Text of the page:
The testing of the second animal (Figure 4B) included trials both with and without distractors as well as nonmatch trials in which the distractor matched the sample. Thus, the testing in this animal started off with the final testing conditions of the first animal. Figure 4B shows the behavioral performance of this animal, which was milder and diminished more gradually across sessions than in the first animal. The impairment did not disappear entirely until the twelfth session. To simplify the presentation of the remaining results, we will first summarize the behavioral effects of stimulation in Sessions 1–6 and 23–30 in the first nine sessions of the second animal, when the effects of stimulation were strongest. The numbers of correctly and incorrectly performed trials in each of the conditions are given. We will return to the issue of recovery later in the Results section.

Effects of Varying the Distractor

Figure 5A and B summarize the effects of stimulating the SC at the location of the distractor in each of the two animals. As indicated above, the data from animal A are taken from Sessions 1–6 and 23–30, and the data from animal B are from Sessions 1–9. Compared with the trials with no stimulation, both animals were significantly impaired when we stimulated at the distractor location (Case 2: χ2 = 4.96, p = .02; Case 1: χ2 = 49.6, p < .001). By comparison, when we stimulated at the location of the target, there was no significant change in performance (Case 2: χ2 = 0.038, p = .84; Case 1: χ2 = 0.095, p = .75). Thus, stimulation at the site of the distractor appeared to make it more “distracting,” presumably by shifting the animal's attention away from the target.

Figure 5. 

Effect of stimulation at the location of the distractor.

Figure 5. 

Effect of stimulation at the location of the distractor.

If stimulation at the site of the distractor shifted the animal's attention away from the target, one can imagine two possible outcomes. Either the animal could try to perform the matching task by (inappropriately) comparing the distractor color to the sample, or it could simply respond randomly or adopt a response bias. If the former, then the animals should make more errors on trials in which the distractor provides information inconsistent with the target than on trials in which the distractor and target were consistent. An “inconsistent” trial, for example, would be one in which the target matched the sample but the distractor did not, and vice versa. A consistent trial would be one in which both the target and the distractor matched or did not match the sample.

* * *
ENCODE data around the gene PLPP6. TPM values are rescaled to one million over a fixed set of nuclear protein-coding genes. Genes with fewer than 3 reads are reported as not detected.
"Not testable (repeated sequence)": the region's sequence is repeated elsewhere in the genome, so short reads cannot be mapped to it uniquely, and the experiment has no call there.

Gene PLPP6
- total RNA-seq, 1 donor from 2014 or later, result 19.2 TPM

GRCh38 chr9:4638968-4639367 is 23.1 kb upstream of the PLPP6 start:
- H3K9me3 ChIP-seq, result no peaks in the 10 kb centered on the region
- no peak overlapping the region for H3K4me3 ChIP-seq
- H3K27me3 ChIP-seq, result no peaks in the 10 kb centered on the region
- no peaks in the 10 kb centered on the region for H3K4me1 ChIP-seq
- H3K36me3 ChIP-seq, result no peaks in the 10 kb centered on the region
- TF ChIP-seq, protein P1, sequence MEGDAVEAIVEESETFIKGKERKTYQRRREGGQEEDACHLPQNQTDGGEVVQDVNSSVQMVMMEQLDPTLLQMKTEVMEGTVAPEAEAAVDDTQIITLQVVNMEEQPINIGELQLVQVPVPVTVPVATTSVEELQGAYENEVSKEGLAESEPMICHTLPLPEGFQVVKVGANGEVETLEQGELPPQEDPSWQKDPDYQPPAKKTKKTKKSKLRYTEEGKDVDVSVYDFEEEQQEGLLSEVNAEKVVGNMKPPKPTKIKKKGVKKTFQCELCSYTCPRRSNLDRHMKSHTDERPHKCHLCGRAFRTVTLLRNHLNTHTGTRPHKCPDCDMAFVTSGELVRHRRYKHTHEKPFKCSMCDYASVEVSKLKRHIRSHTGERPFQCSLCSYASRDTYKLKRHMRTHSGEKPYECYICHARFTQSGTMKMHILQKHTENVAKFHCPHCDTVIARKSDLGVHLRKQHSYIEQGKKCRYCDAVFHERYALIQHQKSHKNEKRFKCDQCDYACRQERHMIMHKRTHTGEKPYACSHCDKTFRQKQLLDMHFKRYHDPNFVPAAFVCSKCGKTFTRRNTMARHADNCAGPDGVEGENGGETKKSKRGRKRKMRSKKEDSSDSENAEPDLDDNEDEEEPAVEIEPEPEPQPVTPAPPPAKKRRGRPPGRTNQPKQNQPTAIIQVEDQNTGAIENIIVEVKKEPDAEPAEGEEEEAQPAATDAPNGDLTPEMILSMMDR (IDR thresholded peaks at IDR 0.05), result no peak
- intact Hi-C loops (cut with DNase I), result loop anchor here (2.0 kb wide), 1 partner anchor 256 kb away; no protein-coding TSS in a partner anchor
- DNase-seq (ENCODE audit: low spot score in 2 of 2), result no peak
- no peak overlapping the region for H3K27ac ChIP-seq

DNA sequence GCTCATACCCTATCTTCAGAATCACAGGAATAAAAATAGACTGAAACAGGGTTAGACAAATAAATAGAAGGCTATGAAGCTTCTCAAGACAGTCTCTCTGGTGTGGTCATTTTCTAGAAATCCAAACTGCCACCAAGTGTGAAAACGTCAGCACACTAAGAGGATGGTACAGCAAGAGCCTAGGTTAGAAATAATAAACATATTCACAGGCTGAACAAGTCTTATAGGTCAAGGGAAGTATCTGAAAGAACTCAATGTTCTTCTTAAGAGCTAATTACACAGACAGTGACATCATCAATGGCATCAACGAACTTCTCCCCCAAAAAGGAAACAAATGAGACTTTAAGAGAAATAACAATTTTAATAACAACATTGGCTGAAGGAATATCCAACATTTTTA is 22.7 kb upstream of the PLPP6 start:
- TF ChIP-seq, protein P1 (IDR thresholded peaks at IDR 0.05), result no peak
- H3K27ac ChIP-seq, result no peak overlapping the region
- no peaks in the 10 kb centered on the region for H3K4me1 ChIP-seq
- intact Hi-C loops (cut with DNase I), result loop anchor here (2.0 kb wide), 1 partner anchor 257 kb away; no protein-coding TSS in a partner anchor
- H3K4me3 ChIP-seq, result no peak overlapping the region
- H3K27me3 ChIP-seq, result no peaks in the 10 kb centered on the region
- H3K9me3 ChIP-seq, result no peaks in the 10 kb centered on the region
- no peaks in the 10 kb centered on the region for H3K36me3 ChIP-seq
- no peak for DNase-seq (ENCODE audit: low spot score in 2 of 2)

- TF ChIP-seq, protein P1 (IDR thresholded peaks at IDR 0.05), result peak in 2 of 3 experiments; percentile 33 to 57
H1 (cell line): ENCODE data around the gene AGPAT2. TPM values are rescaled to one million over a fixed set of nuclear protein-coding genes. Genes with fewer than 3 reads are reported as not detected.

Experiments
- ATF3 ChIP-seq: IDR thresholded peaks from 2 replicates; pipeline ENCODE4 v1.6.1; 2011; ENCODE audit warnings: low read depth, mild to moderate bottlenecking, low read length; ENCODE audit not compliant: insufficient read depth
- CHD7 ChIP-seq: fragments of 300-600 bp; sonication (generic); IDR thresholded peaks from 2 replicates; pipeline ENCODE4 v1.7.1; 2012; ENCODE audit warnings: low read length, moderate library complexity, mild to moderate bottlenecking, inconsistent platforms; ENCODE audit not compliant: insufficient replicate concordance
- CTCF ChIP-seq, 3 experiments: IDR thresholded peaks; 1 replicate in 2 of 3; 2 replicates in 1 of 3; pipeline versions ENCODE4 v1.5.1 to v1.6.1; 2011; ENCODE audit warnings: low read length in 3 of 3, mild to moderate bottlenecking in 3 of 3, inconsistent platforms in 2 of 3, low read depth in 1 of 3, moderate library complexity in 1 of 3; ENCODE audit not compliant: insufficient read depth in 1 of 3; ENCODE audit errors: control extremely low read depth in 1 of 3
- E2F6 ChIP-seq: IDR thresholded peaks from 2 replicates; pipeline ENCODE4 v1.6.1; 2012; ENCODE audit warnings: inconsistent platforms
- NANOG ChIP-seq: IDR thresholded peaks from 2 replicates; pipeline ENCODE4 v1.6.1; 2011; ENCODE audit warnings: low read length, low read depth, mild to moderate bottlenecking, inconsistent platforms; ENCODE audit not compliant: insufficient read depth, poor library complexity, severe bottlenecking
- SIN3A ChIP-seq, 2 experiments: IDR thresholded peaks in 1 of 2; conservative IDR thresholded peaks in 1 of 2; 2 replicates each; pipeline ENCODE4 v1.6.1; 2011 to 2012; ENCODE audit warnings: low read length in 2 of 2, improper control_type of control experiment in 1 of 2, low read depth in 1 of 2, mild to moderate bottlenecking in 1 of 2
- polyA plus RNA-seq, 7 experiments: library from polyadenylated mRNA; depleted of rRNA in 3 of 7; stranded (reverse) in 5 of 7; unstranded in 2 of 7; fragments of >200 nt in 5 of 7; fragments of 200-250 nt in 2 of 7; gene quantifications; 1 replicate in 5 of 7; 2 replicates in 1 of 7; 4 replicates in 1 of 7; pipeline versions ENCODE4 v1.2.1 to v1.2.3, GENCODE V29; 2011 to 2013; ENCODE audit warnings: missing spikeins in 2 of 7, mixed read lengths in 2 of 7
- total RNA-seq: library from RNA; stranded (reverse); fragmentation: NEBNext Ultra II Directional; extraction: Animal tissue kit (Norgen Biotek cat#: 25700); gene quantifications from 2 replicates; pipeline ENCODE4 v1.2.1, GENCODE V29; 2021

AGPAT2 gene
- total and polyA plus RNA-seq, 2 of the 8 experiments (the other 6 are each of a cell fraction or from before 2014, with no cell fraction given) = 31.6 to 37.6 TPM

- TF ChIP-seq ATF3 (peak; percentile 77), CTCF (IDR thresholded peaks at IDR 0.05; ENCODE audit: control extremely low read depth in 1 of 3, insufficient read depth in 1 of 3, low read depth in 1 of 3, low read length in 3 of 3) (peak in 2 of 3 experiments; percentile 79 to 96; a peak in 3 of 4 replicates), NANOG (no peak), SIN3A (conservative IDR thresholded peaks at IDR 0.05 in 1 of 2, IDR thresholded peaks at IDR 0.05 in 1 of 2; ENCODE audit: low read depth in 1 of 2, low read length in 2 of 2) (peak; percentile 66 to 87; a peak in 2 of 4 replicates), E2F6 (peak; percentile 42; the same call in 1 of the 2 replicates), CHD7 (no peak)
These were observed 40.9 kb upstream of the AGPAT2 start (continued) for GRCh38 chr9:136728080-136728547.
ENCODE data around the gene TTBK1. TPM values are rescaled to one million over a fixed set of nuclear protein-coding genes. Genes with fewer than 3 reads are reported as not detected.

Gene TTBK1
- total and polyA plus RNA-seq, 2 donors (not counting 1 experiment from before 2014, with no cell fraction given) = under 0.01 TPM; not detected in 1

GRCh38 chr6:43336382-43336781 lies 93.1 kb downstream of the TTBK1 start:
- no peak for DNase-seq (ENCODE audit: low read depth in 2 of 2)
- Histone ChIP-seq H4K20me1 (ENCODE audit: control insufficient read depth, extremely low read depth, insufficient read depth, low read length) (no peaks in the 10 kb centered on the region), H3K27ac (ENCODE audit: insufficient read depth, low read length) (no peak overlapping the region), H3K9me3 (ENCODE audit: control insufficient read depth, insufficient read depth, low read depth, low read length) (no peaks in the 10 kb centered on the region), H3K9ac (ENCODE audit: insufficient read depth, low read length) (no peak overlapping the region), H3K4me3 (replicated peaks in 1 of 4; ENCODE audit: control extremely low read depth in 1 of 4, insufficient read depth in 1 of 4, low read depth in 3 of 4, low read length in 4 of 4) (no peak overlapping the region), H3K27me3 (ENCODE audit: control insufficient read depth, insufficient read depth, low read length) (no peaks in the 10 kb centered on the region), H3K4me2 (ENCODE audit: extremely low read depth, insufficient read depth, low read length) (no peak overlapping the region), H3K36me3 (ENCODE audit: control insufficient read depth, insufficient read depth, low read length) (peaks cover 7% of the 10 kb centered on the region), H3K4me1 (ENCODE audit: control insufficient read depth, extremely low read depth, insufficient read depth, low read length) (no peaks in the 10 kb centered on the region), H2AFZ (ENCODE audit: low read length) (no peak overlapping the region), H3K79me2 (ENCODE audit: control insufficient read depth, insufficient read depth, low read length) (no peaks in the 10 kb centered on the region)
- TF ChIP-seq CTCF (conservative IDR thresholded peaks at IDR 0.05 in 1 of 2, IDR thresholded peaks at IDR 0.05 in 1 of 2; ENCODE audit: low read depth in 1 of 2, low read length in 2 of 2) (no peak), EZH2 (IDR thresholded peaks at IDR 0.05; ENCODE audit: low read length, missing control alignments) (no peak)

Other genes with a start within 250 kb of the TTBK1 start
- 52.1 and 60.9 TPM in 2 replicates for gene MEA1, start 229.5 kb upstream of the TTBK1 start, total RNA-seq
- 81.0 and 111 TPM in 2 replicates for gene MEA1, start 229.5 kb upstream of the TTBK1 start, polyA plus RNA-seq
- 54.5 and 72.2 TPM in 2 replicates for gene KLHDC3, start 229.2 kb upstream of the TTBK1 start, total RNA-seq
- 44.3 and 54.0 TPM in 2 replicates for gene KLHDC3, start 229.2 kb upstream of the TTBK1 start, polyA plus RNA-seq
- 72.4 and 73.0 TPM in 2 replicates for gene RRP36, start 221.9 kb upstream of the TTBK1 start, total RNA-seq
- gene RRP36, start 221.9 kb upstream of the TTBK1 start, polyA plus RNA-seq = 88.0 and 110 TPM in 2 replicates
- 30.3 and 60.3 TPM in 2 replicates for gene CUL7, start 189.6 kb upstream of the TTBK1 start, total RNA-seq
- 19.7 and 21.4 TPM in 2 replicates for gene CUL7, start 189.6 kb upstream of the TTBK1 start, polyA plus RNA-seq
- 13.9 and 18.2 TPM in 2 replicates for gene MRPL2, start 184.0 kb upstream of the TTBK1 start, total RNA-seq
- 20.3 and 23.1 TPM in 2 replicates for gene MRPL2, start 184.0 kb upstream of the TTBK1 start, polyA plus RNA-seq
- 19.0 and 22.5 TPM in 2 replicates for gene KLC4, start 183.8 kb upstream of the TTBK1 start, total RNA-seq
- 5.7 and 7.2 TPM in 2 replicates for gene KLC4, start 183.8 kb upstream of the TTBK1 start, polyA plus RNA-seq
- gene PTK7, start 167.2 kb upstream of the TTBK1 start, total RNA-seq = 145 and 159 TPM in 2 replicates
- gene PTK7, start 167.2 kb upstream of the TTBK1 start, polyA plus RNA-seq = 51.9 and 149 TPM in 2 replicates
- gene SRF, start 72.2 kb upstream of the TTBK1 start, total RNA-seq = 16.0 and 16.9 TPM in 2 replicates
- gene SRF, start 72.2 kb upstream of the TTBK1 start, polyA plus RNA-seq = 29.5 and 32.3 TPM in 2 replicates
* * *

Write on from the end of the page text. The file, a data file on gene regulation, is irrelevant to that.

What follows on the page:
In a previous study of local SC deactivation, we found that the animal's ability to attend to a target at the deactivation site was impaired only if there was a distractor elsewhere in the visual field. We therefore expected that the behavioral effects of stimulation would be more severe with a distractor present than if the stimulated site was blank. Figure 6 shows that this was the case.

Figure 6. 

Ineffective and effective shifts of attention in Case 2. (A) Stimulation of unattended sites without a distractor causes little or no impairment. Stimulation at unattended sites at the time of the sample stimulus (no distractor present) also causes little or no impairment. (A) Stimulation of the SC at the site of an irrelevant distractor impairs performance. Changes of the focus of spatial attention (cone) by electrical stimulation (concentric rings) at time T2, the time in which the animal makes the match/nonmatch decision. Performance is impaired when the site of the distractor is stimulated.

Figure 6. 

Ineffective and effective shifts of attention in Case 2. (A) Stimulation of unattended sites without a distractor causes little or no impairment. Stimulation at unattended sites at the time of the sample stimulus (no distractor present) also causes little or no impairment. (A) Stimulation of the SC at the site of an irrelevant distractor impairs performance. Changes of the focus of spatial attention (cone) by electrical stimulation (concentric rings) at time T2, the time in which the animal makes the match/nonmatch decision. Performance is impaired when the site of the distractor is stimulated.

For the first animal (Case 1), the data are shown for distractor and no distractor conditions in those sessions in which both types of trials were used (Sessions 7 and 23). For the second animal, the performance on the distractor trials was shown previously in Figure 7. In one animal, there was a small significant effect of stimulation without a distractor at the stimulation site (Case 1: χ2 = 0.144, p = .705; Case 2: χ2 = 0.029, p = .866). As a comparison, we also tested the effects of stimulating the unattended site at the time of the sample stimulus, when no distractor was present in the visual field (not shown). In neither animal was the effect of stimulation significant, compared with the nonstimulated condition (Case 1: χ2 = 6.87, p = .009; Case 2: χ2 = 4.06, p = .04). Thus, it appears that stimulation must be combined with a visual stimulus to “grab” the animal's attention.